Hippo crit: Evolutionary biologists are up in arms in Turkey over a government that is not eager to fund research on evolution. According to Science Magazine, they are protesting and crying out for “academic freedom.” Yet in America, cries for academic freedom to question evolution are often met with deaf ears, if not outrage or punishment. Maybe they should consider the criteria of Hippocrates—do no harm—lest they look like hypocrites: that is, if they “value” honesty as well as “facts”.
Foul mouth too far: In Nature on August 8, Glenn Branch reviewed a new book by creationist-hater P.Z. Myers (manager of anti-creationist blog Pharyngula), entitled, The Happy Atheist. Although Branch liked much of the book, and seems a kindred spirit with Myers, he felt much of the sarcastic rhetoric taken from the “arsenal of ridicule” was beyond the pale:
Whether infuriating or invigorating, ridicule is no substitute for a considered critique, and Myers often fails to do justice to his targets. For example, his analysis of the idea that God guides evolution by acting undetectably at the quantum level, if amusing, is a popular rather than a scholarly treatment, and incorporates value judgements that are unsupportable by science. Myers might respond that his targets are too ridiculous to warrant anything more serious, but such a response presupposes, rather than compels, agreement.
There’s facts mixed with values again. Branch would have hoped for a more thought-provoking treatise. “These conceits are often amusing and occasionally instructive [factive], but the tactic is cheap [a value].”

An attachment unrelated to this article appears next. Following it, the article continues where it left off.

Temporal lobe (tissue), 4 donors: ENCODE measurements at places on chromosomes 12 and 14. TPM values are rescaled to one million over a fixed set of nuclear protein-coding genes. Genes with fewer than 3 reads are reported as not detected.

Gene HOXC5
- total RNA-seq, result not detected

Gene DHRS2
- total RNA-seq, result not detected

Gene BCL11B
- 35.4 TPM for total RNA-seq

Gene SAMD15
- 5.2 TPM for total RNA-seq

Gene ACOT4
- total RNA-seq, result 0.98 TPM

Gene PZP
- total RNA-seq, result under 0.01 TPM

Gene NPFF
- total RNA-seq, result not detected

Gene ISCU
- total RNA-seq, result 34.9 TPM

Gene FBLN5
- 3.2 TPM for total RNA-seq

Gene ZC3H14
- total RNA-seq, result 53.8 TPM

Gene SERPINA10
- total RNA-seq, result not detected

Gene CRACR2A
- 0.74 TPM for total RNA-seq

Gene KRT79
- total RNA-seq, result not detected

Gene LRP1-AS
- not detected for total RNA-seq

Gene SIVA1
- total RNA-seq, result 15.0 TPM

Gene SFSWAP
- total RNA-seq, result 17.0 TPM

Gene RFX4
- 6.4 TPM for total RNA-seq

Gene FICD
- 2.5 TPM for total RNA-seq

Evolved values? Scientists frequently try to portray values as evolved phenomena, such as this story on PhysOrg, “Study suggests humans, apes and monkeys all expect something in return for generosity.” The paper on which the story is based tries to explain generosity in terms of game theory and kin selection. This implies, however, that generosity is really just disguised selfishness. Do Darwinists support selfishness as the root of all their values? Is that why Peter Foukal in Nature called on fellow scientists to “Follow Obama’s example and take a pay cut” in the wake of the US sequester?
Brain tampering: Alarmed that researchers recently were able to implant “false memories” in a mouse (see Live Science or Science Daily), Nature wrote that the project “puts [the] focus on ethics.” Helen Shen wrote,
The false mouse memories made the ethicists uneasy. By stimulating certain neurons in the hippocampus, Susumu Tonegawa and his colleagues caused mice to recall receiving foot shocks in a setting in which none had occurred. Tonegawa, a neuroscientist at the Massachusetts Institute of Technology in Cambridge, says that he has no plans to ever implant false memories into humans — the study, published last month, was designed just to offer insight into memory formation.